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Mark Fisher - December 2005 - Brain Damage exclusive Print E-mail
 

Mark Fisher
Mark Fisher
It is with grateful thanks to our friend, Chris Diemoz, that we can exclusively bring you this new interview with Mark Fisher. Mark is possibly the greatest, and certainly best known, stage designers, with examples of his work seen by millions of concert goers over the years.


Mark Fisher, master of emotions
A conversation with world’s best known stage designer

Don’t let British stage designer Mark Fisher fool you. Behind that self-controlled and calm voice there’s a man able to go past every mind barrier when it comes to build a live set. That explains not only why he’s the first choice for the biggest bands in show business (Pink Floyd since 1977, and Rolling Stones since 1989 are just two examples), but also gives a reason for his involvement in wide scale events, like the opening ceremony of next Olympic games, to be held in Turin (Italy).

Talking with him has been a really instructive experience, as he’s better than most in demonstrating how the simplest things to do are probably the most difficult results to achieve. A philosophy that goes hand by hand with the secret of success in rock, turning Mark into a real master of emotions.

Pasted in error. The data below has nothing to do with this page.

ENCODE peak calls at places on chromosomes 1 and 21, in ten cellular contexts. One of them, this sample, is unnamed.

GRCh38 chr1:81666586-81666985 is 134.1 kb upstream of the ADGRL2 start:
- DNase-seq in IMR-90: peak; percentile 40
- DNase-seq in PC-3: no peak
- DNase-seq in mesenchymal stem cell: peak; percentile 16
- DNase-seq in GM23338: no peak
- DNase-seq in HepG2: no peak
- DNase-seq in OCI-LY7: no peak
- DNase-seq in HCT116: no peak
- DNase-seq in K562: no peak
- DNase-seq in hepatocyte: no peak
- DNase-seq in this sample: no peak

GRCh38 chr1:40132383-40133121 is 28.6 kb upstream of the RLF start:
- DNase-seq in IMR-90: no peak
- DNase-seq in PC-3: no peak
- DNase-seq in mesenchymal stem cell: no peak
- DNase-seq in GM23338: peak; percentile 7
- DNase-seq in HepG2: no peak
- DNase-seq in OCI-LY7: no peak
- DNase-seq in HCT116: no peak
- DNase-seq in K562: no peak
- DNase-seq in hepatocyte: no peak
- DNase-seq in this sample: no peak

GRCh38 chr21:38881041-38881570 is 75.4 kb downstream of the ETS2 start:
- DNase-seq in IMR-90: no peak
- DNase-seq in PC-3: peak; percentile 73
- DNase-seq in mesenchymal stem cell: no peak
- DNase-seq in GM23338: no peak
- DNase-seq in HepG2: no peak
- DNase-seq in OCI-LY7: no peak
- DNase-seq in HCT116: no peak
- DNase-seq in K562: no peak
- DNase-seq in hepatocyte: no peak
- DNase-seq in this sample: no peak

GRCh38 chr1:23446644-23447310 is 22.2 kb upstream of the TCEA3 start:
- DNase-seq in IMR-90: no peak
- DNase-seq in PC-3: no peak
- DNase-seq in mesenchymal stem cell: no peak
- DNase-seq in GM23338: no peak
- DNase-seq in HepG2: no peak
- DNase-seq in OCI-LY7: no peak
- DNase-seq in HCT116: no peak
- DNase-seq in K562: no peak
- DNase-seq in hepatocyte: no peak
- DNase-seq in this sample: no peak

I’d like to start with your next achievement, and that will be Turin 2006 Olympics games opening ceremony. What, exactly, will you be in charge of?

Well, I really worked on the design of the show in the stadium, so... you know... the architecture, the staging of the show.

Just the opening, not the closing of the games as well?

No, I’m doing the closing of the Para-Olympics too, but the opening is the main.

I know it’s not the first time you've deal with sports (you’ve done three NFL Superbowl intermissions), but I was wondering if it’s your first remarkable work for an Italian event.

It’s the first time I worked on a show specifically in Italy, yes.

How did you get in touch with the Turin games organization?

Well, I was invited by the organizers to get involved with them in the creation of the show, when they were putting their bit together.

How many times have you visited Turin to take a good look at the stadium where the ceremony is taking place?

Oh, I can’t remember now, but many, many times and the first time I went there it was... Well, it was when we were putting the bit together, so it must have been in 2003, I think.

What inspired you for this project?

I think, probably, there was a lot of different things that we have been talking about in the team, for creating something which is dynamic, passionate and energetic and seems to have qualities that we thought were important to show Italy off to the world.

What’s the difference between an event like this one, and a rock happening, like the ones you usually take care of? And I mean that also from a technical point of view.